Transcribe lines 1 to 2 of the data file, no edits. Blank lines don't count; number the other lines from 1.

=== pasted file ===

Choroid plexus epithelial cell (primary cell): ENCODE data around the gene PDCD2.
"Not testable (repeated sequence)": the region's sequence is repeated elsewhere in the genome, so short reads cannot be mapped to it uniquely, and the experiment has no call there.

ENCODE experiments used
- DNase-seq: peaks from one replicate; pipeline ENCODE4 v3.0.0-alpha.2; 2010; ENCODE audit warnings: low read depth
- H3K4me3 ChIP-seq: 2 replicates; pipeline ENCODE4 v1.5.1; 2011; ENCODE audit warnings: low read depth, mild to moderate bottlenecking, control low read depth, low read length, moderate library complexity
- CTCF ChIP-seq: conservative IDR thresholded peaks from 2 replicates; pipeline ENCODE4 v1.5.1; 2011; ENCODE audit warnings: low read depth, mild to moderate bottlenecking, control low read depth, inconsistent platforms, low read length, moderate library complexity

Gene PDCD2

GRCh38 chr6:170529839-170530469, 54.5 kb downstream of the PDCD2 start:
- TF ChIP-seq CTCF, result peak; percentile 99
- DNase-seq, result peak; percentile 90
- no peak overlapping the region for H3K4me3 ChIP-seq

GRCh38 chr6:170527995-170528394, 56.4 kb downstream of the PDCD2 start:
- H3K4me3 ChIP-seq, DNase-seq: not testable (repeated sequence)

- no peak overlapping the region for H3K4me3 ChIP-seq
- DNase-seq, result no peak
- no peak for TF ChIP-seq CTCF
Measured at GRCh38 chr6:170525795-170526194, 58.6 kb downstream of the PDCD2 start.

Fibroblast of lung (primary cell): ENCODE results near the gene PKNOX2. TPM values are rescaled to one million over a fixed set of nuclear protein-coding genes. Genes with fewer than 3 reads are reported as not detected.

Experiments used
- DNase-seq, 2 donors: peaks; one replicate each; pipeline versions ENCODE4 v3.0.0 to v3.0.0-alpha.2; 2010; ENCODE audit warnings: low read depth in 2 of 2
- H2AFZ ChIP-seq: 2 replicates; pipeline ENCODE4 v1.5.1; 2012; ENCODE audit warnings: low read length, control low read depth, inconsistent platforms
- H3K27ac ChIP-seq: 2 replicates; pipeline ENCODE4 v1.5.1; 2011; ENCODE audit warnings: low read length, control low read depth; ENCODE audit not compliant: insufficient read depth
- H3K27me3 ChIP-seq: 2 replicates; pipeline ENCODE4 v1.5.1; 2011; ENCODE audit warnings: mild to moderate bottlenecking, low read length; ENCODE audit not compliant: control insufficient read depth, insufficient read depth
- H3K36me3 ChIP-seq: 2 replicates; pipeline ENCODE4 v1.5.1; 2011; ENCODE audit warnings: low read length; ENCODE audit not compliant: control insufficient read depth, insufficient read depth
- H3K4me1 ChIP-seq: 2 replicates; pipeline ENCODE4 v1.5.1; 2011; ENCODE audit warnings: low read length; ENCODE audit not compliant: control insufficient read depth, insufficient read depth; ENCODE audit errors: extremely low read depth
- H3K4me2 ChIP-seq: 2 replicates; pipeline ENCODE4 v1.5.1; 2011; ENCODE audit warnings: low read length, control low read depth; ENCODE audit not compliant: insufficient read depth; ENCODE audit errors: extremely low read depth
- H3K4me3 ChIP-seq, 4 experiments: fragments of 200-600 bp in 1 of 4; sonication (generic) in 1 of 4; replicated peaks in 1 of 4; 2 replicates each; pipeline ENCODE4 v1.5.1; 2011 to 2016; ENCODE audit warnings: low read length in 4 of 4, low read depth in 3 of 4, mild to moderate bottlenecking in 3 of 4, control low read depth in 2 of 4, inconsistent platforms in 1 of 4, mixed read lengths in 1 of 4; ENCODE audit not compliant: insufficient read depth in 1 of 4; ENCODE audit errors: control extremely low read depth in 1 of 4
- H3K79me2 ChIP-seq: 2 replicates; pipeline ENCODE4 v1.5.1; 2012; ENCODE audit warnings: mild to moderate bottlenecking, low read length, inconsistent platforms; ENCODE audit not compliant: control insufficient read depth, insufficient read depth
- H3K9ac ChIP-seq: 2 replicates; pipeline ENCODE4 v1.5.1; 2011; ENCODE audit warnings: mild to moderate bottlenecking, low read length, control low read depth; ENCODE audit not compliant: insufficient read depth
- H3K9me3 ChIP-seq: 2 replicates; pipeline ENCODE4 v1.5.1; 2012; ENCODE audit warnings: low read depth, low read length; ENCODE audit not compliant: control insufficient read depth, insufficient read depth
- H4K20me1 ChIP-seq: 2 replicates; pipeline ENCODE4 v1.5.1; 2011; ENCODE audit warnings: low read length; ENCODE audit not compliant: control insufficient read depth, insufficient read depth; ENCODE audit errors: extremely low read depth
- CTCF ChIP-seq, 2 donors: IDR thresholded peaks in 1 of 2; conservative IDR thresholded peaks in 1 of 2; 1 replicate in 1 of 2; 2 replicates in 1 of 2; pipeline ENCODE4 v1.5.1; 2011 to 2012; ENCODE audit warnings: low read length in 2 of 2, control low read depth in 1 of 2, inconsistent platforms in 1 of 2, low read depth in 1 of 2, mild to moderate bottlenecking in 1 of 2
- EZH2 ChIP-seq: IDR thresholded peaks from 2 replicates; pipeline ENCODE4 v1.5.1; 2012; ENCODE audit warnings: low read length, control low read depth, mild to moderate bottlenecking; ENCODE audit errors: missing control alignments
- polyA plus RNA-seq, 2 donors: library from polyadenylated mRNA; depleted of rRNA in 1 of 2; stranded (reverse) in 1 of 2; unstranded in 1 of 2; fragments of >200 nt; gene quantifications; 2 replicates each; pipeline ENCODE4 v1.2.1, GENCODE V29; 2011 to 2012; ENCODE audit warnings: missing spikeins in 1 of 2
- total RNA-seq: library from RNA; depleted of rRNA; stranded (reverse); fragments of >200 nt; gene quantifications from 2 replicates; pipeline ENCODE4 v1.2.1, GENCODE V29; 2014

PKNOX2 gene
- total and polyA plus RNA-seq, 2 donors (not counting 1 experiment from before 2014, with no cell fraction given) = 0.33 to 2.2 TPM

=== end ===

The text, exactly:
Choroid plexus epithelial cell (primary cell): ENCODE data around the gene PDCD2.
"Not testable (repeated sequence)": the region's sequence is repeated elsewhere in the genome, so short reads cannot be mapped to it uniquely, and the experiment has no call there.